And Cullerton, who says the pension law he helped pass is a relic from a bygone era, has instructed his staff to draft legislation "that would address the concerns that have been the focus of these media reports." Cullerton says the Legislature should address the problems in the fall veto session or in January.
Let's make that the fall veto session, Senator.
We hope House Speaker Michael Madigan will aggressively contribute. He was in full control of his chamber in, yes, 1991, when this noxious bill was approved.
… and for Illinois:
Citizens awakened to pension scandals at many levels of governance in this state deserve an Illinois Truth Commission to investigate all that's wrong and how lawmakers can correct it. Nobody will fight this idea more than the lawmakers, who have incredibly sweet pension deals themselves, and who have awarded generous deals to others. (Question from Illinois Pensions 101: Why do legislators give fantastic pension perks to judges? Answer: A lot of the actions legislators take wind up being challenged and then … evaluated by judges.)
At every turn, we the people are learning about insider deals and, yes, corruption. We realize that suggesting formation of an investigative panel risks a customary Illinois fate: Public officials here love to bury their problems in committees. But a group headed by, say, a former federal judge or prosecutor could unearth the many special deals that suffuse Illinois pension laws. A model here might be the so-called CLEAR Commission, which has been streamlining and updating the state's criminal code. Its distinguished members have done good work while largely avoiding politics.
A Truth Commission, then, could cast light on these rampant abuses by pols and union leaders of rank-and-file workers and Illinois taxpayers. Then the rest of us taxpayers can apply whatever heat is necessary to enact significant reforms.

Sunday, December 11, 2011

Another Ron Paul Prophecy (Comes True)

In 2008 Ron Paul offered a clear prediction that beyond rhetoric, Obama would offer no real change. Rather, an Obama Administration would maintain the same broken monetary, military and social policy status quo.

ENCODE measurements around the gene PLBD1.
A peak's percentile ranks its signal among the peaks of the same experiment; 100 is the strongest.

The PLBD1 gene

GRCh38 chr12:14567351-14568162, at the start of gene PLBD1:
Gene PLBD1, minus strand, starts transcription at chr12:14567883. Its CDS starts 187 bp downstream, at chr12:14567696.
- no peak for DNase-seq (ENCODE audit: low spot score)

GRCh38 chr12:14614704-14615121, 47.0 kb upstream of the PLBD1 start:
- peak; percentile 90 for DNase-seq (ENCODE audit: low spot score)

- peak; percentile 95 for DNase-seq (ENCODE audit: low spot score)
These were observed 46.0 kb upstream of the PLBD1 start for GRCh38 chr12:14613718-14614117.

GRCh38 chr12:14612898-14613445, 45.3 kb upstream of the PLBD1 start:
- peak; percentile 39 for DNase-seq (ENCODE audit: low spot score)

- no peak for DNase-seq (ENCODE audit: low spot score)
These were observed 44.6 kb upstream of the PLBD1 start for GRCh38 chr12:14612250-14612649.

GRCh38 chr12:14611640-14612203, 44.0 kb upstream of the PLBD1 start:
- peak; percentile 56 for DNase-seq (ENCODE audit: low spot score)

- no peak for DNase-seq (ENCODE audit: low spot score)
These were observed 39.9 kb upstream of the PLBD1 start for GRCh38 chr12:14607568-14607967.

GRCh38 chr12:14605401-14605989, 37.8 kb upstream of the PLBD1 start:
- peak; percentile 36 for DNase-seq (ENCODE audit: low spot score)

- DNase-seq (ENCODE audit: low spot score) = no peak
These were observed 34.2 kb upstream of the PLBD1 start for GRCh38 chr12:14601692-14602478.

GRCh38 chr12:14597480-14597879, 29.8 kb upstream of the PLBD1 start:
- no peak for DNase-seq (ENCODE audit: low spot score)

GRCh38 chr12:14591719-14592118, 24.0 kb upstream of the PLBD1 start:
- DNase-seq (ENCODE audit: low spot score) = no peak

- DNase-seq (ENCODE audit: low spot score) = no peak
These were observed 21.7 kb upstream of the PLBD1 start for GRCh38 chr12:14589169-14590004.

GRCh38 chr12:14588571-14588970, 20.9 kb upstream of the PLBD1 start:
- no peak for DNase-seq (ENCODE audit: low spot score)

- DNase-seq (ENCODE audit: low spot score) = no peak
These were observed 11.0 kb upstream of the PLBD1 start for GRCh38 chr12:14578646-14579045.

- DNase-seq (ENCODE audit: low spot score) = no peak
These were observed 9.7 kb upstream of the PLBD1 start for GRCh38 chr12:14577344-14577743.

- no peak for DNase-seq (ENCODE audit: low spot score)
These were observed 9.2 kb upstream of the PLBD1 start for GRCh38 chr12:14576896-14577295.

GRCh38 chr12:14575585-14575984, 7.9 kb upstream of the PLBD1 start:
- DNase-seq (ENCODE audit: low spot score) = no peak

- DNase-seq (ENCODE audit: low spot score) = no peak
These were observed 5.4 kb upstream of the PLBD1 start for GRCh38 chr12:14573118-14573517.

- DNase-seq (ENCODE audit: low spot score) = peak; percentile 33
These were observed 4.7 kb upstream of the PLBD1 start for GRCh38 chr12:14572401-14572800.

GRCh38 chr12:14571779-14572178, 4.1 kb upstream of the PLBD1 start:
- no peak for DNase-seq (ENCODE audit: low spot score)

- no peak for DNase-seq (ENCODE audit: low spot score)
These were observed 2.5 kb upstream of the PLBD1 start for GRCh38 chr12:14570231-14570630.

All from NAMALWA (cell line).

Saturday, December 10, 2011

No, You Are The Special Interest!

Who of good conscience doesn't find the $4 Billion tax break for the oil industry$3 Billion tax break for corporate jets and $126 Million tax break for the horse racing industry obscene examples of corporate welfare? However, since they only account for 8% of the tax breaks, from the point of deficit reduction, they are largely meaningless. A great article in The Washington Post demonstrated that by far the most costly  tax credits are directed towards households, which in 2011 had a negative fiscal impact of over $1 Trillion. For example, the cost of the exclusion of employer contributions for medical insurance premiums grew to $173.7 Billion, mortgage interest write-offs amounted to $88.8 billion and the 401K provision was worth $62.9 Billion. The author correctly points out what many (so called) fiscal conservatives like Grover Norquist fail to see: indirect government spending via tax credits holds the same negative fiscal impact as direct expenditures. The only real difference is that politically "stealth spending" is always easier, because it allows politicians to take credit for expanding government benefits, while also reducing taxes; a temptation that few Democrats or Republicans can resist. But, if we are too tackle our spiraling national debt and avoid the development of hazardous market distortions (housing bubble, college debt bubble, etc.) we must begin to wind down the regiment of tax credits to corporations and households alike. We can no longer afford a system in one man or group is expected to pay for another's special interest.

Ever-increasing tax breaks for U.S. families eclipse benefits for special interests

As President Obama and congressional Republicans argue over how to rewrite the U.S. tax code, the debate has revolved around “loopholes” for corporate jets and ending “carve-outs” for well-heeled special interests. But if the goal is debt reduction, that’s not where the money is. Broad tax breaks granted to millions of families at all income levels dwarf the corporate giveaways. Over the past two years, largely because of these popular benefits in the federal income tax code, the government has reached a rare milestone in tax collection — it has given away nearly as much as it takes in.